Central & South Asia
Pakistani court upholds gang-rape acquittals
All but one of six suspects freed in case of Mukhtaran Mai, who was gang-raped in the name of "honour".
Last Modified: 21 Apr 2011 20:09

Since going public regarding her ordeal, Mai (right) has become one of Pakistan's most prominent rights activists [EPA]

Five men accused of gang-raping a Pakistani woman in 2002 under orders from a village council have been acquitted by the supreme court of the country, their lawyer says.

Abdul Khalique, the sixth suspect in the case, had his life sentence upheld, Malik Saleem, the defence lawyer, said on Thursday.

The rape of Mukhtaran Mai in 2002 drew international attention after she decided to speak out about her ordeal, defying Pakistani norms.

She alleged that she had been gang-raped on the orders of a village council in the name of "honour" in Muzaffargarh district. The gang-rape was to be punishment because her brother - who was 12 years old at the time - had been judged to have offended the "honour" of a powerful clan by allegedly having an affair with one of its women.

Following the judgement, Mai said she had "lost faith" in the legal system, and she was now worried that the acquitted men would harm her.

Saleem said the five were acquitted because of the lack of eyewitness testimony.

The five men will now be freed once their paperwork is complete, he said.

The supreme court, to which Mai had appealed in 2005, was upholding a previous verdict issued by the Lahore high court. Asked if she would appeal the verdict, Mai said she would take a decision after consulting her lawyers.

"I'm disappointed. Why was I made to wait for five years if this decision was to be given?" Mai told the Reuters news agency.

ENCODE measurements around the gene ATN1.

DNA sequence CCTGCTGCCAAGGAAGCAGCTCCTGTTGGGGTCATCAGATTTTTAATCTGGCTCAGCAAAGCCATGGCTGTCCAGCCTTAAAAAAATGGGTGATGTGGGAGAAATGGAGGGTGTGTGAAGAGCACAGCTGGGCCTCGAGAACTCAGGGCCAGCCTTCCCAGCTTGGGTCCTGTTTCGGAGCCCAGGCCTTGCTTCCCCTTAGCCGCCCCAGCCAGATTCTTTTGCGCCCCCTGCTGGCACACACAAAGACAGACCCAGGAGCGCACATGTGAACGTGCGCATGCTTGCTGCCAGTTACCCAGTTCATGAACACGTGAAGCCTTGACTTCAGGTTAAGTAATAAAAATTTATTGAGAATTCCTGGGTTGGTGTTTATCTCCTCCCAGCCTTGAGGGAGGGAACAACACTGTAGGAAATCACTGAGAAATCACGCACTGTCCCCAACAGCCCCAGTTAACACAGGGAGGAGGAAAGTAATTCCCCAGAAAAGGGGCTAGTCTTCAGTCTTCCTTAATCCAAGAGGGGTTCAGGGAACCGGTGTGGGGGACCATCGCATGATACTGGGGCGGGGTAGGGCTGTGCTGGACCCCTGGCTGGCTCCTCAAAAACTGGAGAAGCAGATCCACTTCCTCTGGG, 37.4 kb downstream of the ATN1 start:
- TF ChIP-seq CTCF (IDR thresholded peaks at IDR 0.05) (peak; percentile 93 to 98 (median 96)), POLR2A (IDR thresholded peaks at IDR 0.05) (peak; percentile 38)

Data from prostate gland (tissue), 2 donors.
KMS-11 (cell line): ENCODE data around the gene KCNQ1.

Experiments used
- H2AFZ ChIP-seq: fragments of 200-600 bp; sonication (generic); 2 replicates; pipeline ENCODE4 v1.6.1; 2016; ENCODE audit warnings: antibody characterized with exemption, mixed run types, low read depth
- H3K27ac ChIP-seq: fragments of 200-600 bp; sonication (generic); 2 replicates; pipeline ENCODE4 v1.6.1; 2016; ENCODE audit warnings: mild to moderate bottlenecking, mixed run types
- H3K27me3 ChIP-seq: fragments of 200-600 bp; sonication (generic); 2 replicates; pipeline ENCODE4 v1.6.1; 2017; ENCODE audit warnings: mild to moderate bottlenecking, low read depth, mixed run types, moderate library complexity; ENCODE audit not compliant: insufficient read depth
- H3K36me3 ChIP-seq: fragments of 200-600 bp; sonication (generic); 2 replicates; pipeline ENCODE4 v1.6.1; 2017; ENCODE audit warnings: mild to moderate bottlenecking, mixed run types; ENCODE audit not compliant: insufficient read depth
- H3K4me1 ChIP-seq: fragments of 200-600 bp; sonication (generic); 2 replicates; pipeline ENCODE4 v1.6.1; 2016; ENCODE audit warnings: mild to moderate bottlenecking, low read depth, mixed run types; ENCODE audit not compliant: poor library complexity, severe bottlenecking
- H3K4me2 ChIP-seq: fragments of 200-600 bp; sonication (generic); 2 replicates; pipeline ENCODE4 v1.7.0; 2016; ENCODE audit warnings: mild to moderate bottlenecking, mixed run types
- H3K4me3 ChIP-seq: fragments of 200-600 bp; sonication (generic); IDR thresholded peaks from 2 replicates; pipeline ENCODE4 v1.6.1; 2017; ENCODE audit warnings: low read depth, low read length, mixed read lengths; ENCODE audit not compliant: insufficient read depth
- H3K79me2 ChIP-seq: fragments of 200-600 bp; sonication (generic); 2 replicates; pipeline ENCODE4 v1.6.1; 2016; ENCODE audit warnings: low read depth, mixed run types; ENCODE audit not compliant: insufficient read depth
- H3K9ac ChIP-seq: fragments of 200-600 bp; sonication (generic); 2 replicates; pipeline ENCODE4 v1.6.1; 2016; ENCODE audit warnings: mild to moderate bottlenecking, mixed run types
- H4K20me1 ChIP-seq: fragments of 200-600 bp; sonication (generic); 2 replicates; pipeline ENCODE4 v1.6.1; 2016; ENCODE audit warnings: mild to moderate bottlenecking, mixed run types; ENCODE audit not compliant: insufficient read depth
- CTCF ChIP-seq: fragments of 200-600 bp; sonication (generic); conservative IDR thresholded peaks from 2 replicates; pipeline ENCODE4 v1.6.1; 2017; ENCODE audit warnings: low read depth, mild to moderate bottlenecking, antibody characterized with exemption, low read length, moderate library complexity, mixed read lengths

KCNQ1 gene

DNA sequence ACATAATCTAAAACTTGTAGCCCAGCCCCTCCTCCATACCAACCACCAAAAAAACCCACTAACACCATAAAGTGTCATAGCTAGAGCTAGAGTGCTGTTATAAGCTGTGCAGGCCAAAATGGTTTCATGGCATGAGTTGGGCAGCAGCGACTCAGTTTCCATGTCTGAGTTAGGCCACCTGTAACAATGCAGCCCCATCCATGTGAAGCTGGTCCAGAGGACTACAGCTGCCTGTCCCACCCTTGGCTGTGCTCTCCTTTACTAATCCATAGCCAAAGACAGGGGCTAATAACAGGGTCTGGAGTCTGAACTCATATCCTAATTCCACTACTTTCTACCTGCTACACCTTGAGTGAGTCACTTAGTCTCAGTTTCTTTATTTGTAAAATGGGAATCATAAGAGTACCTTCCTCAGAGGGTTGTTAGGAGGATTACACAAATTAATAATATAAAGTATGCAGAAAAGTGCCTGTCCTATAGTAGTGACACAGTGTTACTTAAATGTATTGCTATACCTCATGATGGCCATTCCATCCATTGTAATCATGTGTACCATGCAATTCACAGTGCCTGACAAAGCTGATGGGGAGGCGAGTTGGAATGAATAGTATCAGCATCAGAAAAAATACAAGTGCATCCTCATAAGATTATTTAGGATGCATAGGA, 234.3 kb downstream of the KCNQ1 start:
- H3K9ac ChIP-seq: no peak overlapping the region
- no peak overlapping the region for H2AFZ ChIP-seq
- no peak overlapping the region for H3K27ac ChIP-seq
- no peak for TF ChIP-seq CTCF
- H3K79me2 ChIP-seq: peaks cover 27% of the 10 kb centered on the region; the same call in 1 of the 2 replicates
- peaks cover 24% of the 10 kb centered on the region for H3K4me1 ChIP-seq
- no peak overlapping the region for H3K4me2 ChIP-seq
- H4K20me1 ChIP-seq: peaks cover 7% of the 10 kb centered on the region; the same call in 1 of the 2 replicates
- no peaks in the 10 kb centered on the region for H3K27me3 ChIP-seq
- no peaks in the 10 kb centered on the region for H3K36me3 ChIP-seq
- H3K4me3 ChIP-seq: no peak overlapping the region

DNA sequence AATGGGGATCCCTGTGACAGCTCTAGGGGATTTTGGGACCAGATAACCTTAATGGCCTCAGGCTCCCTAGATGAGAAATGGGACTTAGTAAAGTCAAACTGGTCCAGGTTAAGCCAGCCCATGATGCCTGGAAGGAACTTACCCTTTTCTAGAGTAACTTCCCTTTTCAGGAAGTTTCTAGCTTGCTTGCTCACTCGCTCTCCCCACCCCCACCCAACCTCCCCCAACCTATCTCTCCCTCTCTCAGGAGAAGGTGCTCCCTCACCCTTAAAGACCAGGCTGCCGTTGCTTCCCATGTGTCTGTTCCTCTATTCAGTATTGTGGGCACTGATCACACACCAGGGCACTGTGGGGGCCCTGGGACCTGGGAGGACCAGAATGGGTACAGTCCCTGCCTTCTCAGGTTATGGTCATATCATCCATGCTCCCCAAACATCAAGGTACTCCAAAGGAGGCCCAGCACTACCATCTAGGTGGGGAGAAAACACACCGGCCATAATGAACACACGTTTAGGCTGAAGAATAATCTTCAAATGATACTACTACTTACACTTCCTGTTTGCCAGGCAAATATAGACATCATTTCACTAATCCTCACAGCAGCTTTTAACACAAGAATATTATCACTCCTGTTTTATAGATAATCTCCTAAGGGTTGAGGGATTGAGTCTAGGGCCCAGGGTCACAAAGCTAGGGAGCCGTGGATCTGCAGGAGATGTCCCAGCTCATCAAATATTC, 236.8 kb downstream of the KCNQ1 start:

Human rights activists in the country criticised the verdict shortly after it was issued.

Farzana Bari of Centre for Gender Studies at Qaid-I-Azam University in Islamabad, told Al Jazeera: "We are devastated and frustrated with the court decision and feel that Mukhtar Mai had a strong case."

"The kind of lacunae we have in our criminal justice system, it is not geared to provide justice to women who are especially victims of sexual violence."

'Did not receive justice'

In July 2002, police had submitted a chargesheet against 14 suspects in an anti-terrorism court. That court found six suspects guilty, sentencing them to death, and acquitted the remaining eight.

After that verdict was appealed, the Lahore high court's Multan bench, acquitted five of the suspects, and commuted Khalique's sentence to life imprisonment.

"I did not receive justice today, hence I have left my fate in the hands of God," the Dawn newspaper quoted Mai as saying.

"The release of the suspects has put my life in grave danger."

Mai's courage in defying centuries-old customs won her human rights awards and made her a role model for many women in Pakistan. She used her fame to gather donations from the government and private citizens, which she then used to run a school for girls in her village.

She has vowed not to shut down her school.

"Life and death are in the hands of Allah ... I will not shut my school and other projects," she said.

Rights group condemnation

Human Rights Watch, a New York-based rights group, expressed dismay at the court's decision, saying that the attack on Mai had taken place "in full public view and the perpetrators were publically identified".

"Today's verdict by the Supreme Court of Pakistan on the Mukhtaran Mai case reflects poorly on the Supreme Court," Ali Dayan Hasan, HRW's South Asia researcher, said.

Hasan said that HRW was particularly concerned about Mai's safety, and has called on the government to ensure her protection.

"This is a setback for Mukhtaran Mai, the broader struggle to end violence against women and the cause of an independent, rights-respecting judiciary in Pakistan," he said.

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